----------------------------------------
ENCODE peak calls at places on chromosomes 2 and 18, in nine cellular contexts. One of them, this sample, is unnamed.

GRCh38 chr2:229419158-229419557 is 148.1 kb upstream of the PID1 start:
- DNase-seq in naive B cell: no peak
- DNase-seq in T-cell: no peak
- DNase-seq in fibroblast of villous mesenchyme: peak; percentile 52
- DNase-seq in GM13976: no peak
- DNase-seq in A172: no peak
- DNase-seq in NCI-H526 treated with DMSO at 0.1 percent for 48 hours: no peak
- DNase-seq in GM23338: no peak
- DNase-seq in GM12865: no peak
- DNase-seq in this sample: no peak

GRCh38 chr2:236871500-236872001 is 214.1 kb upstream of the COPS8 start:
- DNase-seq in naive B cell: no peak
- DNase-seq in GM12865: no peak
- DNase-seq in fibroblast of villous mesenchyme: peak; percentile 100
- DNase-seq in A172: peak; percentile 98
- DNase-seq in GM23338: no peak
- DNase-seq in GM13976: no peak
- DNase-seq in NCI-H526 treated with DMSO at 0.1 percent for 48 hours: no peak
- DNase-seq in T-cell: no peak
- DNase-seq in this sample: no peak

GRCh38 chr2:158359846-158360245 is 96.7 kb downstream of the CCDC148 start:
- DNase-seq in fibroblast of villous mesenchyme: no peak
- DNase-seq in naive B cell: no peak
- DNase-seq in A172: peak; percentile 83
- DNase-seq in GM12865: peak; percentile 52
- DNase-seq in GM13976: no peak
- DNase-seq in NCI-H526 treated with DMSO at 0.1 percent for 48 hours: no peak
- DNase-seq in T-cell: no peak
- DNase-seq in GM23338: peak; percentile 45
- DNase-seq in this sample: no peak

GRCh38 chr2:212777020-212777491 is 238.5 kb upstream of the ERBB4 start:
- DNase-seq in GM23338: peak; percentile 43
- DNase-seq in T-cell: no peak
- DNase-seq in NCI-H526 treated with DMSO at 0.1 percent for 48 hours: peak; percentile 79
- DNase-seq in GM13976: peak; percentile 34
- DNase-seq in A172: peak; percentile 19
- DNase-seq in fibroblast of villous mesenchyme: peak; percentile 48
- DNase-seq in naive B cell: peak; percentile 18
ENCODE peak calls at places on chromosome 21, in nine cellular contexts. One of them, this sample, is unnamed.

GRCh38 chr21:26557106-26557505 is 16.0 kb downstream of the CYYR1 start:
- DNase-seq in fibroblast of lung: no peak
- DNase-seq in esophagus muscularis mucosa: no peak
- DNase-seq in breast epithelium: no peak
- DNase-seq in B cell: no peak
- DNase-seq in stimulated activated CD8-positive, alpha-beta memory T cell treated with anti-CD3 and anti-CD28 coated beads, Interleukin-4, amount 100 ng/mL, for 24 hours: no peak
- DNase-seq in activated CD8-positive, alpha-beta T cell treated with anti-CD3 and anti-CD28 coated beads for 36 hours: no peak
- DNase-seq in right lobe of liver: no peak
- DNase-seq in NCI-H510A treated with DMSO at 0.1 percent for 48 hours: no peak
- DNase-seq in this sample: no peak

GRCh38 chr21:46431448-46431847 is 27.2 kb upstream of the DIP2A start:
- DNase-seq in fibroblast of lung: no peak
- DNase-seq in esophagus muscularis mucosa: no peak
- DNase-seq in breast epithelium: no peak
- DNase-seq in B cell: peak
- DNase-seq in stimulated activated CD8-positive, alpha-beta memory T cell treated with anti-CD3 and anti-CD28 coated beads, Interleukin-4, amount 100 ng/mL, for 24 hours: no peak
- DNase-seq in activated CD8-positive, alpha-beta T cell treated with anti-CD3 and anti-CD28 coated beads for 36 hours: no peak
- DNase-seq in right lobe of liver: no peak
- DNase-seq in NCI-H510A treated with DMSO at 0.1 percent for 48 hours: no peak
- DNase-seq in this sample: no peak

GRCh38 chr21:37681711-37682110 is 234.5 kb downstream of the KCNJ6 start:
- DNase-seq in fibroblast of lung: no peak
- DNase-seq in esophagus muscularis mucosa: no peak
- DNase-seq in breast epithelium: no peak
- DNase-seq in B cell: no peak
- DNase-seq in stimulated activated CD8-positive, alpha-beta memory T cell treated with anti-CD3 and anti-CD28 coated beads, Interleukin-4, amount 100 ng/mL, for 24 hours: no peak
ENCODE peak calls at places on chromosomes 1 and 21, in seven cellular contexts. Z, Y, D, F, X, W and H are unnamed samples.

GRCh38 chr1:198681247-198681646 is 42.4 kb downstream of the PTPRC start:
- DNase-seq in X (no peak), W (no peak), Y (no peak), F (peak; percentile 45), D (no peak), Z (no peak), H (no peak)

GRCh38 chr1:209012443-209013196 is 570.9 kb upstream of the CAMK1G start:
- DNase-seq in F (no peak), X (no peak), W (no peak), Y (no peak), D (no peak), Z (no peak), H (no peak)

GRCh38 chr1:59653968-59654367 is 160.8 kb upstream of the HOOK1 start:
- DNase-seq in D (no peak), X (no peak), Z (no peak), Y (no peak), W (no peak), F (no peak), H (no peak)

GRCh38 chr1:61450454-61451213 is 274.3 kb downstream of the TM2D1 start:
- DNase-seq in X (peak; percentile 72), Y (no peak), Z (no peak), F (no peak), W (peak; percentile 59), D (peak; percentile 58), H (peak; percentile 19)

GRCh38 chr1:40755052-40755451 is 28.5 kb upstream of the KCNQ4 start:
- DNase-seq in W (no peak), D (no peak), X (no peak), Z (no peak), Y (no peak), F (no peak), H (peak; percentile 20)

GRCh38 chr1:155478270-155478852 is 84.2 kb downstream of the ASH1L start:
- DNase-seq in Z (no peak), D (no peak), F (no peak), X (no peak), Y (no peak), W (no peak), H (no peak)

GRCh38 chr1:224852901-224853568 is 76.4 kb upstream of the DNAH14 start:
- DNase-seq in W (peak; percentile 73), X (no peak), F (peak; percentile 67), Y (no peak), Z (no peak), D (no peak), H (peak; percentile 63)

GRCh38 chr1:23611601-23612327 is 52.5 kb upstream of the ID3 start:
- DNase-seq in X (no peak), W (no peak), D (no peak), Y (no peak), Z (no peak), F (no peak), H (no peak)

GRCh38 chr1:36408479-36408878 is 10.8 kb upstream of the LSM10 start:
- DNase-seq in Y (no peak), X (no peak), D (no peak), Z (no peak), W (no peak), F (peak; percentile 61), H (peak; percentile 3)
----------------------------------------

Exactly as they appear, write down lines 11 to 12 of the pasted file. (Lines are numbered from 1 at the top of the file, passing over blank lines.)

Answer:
- DNase-seq in this sample: no peak

GRCh38 chr2:236871500-236872001 is 214.1 kb upstream of the COPS8 start: